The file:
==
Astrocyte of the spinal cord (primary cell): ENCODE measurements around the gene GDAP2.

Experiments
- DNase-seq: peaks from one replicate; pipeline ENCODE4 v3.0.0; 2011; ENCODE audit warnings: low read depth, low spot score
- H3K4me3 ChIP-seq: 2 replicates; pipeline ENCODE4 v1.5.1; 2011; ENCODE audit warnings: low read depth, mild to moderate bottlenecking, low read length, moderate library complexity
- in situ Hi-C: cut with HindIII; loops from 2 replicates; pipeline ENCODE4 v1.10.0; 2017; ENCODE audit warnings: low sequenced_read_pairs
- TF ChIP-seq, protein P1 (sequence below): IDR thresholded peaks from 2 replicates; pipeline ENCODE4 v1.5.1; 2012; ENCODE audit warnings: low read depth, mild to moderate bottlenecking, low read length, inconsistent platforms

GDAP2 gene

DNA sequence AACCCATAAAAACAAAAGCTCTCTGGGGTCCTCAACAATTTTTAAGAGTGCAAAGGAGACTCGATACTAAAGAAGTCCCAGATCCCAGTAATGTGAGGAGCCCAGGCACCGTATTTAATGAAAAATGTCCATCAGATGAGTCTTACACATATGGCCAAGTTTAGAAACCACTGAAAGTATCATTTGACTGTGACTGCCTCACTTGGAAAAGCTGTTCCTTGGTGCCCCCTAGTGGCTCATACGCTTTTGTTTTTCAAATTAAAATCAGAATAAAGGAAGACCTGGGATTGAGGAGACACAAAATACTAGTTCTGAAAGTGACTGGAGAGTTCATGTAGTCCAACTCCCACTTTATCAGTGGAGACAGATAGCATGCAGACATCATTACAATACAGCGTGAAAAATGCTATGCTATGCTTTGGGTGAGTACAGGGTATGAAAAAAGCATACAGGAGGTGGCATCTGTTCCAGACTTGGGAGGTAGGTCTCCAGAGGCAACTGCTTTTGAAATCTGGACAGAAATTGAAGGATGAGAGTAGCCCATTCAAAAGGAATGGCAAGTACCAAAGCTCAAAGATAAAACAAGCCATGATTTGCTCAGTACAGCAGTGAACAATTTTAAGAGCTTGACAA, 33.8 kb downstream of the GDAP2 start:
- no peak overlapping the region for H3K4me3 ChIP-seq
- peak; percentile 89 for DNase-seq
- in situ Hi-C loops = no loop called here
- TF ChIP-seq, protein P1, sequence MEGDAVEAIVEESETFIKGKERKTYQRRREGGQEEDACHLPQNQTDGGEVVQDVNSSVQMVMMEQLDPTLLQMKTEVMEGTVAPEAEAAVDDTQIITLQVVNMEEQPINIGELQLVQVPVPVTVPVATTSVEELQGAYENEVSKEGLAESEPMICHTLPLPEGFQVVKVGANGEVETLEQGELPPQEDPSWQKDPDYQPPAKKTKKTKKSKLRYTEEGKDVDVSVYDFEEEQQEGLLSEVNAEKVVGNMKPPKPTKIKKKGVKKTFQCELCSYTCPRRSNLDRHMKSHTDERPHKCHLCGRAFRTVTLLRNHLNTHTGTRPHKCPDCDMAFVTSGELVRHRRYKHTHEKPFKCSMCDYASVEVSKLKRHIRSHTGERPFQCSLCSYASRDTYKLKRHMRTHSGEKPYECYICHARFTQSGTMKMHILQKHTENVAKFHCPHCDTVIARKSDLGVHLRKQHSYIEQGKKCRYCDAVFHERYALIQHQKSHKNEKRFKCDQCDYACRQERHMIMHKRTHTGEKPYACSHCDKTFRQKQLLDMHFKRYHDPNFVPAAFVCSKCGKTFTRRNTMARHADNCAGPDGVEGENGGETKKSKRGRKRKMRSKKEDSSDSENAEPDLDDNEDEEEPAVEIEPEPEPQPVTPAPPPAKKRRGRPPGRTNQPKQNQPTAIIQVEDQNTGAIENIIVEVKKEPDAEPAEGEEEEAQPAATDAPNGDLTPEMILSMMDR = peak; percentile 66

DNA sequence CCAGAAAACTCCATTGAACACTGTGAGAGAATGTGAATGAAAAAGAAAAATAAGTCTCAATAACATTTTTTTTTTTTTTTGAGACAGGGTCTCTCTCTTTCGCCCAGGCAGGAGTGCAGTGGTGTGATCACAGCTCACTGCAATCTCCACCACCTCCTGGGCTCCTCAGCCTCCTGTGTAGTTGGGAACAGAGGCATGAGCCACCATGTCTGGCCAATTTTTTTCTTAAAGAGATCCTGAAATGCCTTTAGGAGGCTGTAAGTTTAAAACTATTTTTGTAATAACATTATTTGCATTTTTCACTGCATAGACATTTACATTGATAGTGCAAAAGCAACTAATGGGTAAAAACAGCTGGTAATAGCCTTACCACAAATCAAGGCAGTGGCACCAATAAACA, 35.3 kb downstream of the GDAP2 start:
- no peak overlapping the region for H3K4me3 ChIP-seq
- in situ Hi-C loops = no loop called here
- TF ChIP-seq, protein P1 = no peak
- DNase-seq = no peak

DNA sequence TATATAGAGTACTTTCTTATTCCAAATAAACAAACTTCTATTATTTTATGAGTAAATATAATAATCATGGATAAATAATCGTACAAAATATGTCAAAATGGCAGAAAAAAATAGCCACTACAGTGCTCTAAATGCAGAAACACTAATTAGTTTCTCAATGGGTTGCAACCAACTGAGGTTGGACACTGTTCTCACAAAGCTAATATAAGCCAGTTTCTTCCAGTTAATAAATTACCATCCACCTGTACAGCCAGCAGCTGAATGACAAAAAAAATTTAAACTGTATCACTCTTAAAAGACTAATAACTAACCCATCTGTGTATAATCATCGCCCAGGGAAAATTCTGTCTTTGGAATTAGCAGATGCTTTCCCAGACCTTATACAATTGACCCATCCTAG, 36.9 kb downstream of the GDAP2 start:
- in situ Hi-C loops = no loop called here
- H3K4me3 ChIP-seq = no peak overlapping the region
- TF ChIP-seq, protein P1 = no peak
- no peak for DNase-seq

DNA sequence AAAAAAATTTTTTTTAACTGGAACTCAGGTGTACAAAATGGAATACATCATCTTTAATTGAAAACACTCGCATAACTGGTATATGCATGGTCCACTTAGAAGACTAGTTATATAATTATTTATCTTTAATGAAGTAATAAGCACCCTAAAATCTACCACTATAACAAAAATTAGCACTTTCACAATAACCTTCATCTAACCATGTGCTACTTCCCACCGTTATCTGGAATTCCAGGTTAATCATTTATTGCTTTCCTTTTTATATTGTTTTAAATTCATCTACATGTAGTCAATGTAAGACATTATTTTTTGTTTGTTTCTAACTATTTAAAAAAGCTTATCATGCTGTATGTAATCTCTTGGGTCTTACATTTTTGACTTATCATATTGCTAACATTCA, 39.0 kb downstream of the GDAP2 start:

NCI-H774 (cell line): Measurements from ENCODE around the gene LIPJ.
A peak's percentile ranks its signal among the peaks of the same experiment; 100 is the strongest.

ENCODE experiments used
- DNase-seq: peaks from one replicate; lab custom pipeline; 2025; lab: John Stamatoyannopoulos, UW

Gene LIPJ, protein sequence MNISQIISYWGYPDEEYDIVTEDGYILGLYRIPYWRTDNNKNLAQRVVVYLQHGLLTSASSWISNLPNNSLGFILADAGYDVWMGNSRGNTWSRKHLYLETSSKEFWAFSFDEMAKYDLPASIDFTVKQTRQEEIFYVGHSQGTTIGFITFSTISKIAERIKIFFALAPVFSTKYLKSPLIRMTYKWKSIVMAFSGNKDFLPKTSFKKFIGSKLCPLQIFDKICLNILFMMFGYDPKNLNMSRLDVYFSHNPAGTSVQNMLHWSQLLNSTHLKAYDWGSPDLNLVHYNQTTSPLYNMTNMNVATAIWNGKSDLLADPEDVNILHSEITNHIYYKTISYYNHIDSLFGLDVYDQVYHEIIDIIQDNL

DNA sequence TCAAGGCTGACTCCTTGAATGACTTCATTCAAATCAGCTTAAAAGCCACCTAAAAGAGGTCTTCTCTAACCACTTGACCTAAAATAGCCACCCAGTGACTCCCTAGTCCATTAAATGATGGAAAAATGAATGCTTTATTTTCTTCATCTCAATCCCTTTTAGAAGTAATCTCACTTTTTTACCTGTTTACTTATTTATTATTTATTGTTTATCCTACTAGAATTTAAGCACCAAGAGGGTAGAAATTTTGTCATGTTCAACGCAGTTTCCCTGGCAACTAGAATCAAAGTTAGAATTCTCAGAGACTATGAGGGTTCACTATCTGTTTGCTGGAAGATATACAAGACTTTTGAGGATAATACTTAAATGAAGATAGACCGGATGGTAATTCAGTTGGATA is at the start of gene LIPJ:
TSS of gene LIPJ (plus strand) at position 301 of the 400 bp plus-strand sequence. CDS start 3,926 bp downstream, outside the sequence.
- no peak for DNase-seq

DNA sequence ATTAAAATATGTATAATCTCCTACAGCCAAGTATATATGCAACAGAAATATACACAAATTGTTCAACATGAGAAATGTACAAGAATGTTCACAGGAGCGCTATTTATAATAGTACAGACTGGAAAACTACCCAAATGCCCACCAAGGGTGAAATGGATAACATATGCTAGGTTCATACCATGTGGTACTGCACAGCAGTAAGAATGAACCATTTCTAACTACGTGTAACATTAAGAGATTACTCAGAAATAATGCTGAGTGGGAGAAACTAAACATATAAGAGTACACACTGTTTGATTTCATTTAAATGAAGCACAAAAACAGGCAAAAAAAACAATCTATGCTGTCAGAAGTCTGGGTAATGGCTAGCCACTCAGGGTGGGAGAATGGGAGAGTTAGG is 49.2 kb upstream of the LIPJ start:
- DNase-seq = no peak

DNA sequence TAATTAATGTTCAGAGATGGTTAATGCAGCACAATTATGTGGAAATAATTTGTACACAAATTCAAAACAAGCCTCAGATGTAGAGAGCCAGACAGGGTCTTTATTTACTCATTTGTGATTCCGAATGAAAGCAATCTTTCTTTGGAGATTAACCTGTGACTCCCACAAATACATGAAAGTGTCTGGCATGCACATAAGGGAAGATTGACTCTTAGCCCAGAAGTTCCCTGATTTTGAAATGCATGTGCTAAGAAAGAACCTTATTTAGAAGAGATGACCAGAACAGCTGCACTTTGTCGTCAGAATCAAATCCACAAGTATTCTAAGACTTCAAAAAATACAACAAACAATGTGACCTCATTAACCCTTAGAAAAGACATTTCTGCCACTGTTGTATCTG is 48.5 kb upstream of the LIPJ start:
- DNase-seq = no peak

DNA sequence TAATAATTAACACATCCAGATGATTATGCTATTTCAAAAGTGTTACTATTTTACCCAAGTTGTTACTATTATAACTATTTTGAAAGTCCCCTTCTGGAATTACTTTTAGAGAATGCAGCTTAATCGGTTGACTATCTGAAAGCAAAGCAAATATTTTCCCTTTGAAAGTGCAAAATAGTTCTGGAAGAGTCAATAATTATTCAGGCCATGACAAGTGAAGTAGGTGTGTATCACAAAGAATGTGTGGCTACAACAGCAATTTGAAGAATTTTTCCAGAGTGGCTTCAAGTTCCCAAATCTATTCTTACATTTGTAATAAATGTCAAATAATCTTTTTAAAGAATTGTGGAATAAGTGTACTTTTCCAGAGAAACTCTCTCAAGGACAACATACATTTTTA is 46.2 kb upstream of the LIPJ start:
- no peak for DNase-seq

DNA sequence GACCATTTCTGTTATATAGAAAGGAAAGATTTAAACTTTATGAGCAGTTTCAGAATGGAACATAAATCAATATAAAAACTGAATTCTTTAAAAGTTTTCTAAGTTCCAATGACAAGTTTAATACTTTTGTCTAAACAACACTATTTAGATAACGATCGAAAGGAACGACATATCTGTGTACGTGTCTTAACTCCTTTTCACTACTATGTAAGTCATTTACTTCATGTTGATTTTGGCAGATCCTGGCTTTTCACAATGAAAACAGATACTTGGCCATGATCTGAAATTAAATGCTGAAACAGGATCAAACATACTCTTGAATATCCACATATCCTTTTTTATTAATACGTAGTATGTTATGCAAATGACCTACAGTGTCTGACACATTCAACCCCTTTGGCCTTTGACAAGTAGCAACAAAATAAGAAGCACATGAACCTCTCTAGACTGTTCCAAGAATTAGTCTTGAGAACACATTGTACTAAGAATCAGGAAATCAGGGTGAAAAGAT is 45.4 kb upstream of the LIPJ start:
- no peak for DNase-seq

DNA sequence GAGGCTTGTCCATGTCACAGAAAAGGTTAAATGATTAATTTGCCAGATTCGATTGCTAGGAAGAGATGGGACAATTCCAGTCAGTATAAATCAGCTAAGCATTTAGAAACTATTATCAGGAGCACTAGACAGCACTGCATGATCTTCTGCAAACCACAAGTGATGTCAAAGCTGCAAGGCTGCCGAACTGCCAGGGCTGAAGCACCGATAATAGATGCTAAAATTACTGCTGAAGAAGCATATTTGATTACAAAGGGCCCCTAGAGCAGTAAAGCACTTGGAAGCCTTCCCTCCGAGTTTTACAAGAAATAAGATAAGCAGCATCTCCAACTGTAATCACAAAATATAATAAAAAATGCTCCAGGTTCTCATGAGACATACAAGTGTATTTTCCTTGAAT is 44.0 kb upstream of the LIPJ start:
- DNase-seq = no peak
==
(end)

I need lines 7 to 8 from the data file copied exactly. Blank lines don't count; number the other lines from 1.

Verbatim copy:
GDAP2 gene

DNA sequence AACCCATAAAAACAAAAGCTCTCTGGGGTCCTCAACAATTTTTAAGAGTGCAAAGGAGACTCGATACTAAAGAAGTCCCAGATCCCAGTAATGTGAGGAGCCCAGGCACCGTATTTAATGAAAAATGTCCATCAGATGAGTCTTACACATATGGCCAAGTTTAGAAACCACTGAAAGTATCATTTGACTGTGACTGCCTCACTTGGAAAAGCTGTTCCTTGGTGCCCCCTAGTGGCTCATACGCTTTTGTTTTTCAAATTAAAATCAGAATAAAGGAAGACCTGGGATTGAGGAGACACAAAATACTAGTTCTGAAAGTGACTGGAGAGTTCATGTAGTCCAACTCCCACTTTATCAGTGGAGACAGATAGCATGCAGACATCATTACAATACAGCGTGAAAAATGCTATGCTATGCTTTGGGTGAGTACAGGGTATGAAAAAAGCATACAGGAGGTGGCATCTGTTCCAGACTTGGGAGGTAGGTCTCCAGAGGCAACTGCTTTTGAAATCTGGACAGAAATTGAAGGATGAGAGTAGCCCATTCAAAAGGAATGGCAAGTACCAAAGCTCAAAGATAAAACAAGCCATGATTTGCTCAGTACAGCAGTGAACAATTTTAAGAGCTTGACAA, 33.8 kb downstream of the GDAP2 start: